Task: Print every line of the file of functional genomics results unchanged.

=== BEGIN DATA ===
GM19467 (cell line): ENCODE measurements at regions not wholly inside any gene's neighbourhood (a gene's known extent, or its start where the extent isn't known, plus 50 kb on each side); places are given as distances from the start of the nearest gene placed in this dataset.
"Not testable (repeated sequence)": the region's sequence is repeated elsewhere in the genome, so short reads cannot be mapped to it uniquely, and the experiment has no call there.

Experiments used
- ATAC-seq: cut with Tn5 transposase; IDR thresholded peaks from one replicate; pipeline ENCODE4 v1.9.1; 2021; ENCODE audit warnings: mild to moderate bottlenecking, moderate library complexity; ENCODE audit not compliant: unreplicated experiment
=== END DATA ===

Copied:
GM19467 (cell line): ENCODE measurements at regions not wholly inside any gene's neighbourhood (a gene's known extent, or its start where the extent isn't known, plus 50 kb on each side); places are given as distances from the start of the nearest gene placed in this dataset.
"Not testable (repeated sequence)": the region's sequence is repeated elsewhere in the genome, so short reads cannot be mapped to it uniquely, and the experiment has no call there.

Experiments used
- ATAC-seq: cut with Tn5 transposase; IDR thresholded peaks from one replicate; pipeline ENCODE4 v1.9.1; 2021; ENCODE audit warnings: mild to moderate bottlenecking, moderate library complexity; ENCODE audit not compliant: unreplicated experiment